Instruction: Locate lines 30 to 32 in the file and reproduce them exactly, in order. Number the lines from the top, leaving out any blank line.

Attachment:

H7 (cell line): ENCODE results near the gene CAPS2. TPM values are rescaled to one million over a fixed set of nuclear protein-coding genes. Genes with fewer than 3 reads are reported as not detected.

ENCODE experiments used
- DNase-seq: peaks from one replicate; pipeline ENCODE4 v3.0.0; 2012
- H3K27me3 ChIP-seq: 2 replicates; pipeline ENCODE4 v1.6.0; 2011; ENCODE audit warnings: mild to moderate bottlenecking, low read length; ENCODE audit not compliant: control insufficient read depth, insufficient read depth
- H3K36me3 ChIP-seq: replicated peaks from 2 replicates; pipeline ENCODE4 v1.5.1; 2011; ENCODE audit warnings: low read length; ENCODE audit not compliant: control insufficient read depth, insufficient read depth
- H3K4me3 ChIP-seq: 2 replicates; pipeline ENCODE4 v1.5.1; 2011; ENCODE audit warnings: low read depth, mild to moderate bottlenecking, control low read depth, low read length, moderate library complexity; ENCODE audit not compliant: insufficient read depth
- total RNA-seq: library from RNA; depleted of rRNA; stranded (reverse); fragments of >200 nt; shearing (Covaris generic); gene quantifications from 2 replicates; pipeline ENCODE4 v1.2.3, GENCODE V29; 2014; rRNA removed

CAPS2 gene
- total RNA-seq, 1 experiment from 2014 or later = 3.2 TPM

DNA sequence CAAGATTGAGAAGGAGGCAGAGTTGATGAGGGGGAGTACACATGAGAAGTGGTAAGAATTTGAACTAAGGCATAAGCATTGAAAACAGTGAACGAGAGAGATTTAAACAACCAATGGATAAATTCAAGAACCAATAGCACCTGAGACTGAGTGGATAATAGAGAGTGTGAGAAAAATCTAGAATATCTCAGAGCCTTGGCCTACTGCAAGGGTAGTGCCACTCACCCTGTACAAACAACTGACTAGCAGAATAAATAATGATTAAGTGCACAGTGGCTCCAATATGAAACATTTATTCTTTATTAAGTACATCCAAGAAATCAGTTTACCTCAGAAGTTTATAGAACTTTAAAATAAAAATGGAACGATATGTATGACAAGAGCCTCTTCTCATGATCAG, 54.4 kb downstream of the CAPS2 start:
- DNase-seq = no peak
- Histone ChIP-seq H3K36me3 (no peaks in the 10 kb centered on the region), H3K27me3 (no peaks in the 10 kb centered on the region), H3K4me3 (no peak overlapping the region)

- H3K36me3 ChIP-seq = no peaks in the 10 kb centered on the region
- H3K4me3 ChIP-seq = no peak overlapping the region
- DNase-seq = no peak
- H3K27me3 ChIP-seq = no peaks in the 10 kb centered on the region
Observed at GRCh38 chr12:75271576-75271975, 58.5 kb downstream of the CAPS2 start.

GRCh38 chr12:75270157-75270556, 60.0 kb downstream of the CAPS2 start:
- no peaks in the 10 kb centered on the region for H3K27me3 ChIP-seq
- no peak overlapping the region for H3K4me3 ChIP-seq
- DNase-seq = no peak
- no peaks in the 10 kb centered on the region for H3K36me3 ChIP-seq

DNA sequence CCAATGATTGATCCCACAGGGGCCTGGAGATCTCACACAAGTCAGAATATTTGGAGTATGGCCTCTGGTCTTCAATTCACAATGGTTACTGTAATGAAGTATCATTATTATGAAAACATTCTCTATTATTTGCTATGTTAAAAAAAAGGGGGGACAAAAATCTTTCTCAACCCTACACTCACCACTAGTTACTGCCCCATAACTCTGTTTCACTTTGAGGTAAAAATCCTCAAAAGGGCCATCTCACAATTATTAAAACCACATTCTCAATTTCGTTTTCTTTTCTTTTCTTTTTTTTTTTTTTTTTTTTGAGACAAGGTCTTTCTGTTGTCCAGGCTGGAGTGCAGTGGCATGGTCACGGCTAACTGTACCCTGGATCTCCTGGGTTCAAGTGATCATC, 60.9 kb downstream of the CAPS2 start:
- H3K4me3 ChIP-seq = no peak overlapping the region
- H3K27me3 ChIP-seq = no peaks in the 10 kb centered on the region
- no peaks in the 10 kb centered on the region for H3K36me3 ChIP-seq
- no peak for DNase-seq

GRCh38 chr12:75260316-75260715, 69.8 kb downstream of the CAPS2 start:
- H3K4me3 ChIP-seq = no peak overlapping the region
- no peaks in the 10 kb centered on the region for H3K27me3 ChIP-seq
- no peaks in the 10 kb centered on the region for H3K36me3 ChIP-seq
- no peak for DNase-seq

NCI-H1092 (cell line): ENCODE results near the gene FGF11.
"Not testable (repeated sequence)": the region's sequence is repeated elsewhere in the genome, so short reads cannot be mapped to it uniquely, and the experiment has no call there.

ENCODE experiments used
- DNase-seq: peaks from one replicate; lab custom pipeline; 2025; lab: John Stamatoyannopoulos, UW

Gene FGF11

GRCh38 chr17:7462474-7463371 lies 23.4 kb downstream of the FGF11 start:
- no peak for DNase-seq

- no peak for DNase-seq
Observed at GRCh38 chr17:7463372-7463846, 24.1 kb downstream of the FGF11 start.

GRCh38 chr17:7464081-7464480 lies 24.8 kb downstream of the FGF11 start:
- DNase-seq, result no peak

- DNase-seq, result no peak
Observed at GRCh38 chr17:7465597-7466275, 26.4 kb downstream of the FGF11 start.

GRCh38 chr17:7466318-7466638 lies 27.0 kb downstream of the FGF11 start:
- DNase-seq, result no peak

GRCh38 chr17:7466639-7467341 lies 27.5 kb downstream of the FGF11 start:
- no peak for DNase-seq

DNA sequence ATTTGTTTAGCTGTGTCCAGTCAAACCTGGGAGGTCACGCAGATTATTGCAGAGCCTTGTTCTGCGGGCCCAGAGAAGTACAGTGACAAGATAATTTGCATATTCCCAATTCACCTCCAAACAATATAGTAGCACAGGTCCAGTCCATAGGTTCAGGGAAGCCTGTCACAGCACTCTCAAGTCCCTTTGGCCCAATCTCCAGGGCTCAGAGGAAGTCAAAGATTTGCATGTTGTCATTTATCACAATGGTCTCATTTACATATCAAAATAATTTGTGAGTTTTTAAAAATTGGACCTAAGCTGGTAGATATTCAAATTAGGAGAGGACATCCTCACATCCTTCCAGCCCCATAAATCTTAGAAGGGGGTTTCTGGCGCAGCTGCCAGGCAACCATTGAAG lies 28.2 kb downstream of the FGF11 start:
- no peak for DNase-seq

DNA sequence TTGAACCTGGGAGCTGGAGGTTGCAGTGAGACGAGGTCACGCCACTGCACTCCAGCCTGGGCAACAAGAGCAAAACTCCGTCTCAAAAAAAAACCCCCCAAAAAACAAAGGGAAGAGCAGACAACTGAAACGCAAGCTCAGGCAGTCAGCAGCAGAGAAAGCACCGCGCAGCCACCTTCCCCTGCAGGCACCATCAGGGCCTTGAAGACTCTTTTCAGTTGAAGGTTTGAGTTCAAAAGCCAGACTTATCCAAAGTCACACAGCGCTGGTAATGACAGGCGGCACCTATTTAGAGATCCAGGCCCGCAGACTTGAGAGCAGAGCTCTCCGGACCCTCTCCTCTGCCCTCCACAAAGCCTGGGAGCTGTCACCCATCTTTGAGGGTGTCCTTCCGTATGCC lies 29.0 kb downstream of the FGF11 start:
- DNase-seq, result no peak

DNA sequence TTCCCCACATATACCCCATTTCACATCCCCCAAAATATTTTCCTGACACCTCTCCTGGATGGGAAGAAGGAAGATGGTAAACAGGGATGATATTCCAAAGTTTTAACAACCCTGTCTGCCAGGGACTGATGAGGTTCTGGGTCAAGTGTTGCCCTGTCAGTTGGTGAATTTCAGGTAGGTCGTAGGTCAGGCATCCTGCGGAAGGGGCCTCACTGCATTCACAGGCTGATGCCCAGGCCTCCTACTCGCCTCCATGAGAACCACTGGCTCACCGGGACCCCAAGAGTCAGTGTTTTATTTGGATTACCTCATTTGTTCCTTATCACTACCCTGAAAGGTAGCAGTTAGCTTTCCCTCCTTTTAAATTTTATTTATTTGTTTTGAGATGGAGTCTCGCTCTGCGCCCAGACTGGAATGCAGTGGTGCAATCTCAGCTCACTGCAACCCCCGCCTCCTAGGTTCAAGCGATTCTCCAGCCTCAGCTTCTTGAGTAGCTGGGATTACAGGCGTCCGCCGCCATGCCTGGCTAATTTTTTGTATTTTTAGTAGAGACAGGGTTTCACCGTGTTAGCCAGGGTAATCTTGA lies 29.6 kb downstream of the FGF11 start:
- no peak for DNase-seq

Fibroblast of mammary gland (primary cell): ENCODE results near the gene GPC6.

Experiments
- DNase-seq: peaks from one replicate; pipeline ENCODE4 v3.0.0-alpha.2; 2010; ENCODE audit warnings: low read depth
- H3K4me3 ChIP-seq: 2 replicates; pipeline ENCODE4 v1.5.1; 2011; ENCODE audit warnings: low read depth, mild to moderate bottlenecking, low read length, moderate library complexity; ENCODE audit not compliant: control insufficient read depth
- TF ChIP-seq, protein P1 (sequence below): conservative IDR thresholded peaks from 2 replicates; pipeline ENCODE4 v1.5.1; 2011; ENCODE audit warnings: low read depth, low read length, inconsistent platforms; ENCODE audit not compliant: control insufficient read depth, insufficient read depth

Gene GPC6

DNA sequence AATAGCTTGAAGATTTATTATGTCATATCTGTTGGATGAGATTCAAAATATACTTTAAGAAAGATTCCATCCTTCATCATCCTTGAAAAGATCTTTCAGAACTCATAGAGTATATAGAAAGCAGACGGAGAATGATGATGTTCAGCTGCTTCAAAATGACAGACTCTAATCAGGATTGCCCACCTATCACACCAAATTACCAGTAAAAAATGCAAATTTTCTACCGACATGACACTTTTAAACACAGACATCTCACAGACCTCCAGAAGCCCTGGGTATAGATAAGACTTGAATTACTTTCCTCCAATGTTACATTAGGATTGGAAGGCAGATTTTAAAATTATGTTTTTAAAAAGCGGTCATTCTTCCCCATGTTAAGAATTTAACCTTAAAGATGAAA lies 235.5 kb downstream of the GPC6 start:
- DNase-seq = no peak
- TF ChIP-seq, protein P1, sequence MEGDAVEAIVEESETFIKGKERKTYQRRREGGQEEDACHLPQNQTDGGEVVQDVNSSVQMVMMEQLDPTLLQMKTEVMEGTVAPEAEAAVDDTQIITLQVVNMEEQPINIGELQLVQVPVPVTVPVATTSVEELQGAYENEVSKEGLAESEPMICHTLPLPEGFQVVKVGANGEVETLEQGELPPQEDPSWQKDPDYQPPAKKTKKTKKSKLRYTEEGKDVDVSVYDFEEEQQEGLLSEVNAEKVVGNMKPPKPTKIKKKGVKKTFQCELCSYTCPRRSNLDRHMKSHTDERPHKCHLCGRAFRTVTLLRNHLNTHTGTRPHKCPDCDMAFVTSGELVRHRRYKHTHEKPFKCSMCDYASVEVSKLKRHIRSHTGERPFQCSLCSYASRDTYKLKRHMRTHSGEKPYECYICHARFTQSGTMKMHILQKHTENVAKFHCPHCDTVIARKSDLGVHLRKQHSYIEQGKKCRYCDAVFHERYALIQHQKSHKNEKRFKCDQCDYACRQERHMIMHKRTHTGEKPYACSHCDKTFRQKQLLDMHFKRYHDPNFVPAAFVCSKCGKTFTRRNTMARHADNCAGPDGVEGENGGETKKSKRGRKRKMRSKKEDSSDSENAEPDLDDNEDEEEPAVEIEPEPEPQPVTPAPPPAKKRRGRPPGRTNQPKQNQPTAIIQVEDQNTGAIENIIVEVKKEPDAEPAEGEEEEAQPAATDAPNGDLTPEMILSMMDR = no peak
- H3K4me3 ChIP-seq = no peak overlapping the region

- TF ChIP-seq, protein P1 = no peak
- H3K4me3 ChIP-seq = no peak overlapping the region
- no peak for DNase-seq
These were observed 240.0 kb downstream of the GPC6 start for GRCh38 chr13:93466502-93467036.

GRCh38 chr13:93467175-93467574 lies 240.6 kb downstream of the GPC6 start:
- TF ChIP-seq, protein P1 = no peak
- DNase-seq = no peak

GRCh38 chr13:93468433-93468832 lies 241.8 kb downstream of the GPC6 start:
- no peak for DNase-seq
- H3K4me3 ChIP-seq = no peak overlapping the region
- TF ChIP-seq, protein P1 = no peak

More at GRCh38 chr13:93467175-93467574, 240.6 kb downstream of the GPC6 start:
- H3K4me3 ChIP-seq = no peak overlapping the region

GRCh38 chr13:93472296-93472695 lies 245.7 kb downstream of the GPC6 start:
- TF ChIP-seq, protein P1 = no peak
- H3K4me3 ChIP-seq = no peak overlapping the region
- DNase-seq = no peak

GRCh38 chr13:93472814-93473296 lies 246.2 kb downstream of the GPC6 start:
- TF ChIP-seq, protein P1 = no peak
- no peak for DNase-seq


- no peaks in the 10 kb centered on the region for H3K27me3 ChIP-seq
- no peaks in the 10 kb centered on the region for H3K36me3 ChIP-seq
- no peak for DNase-seq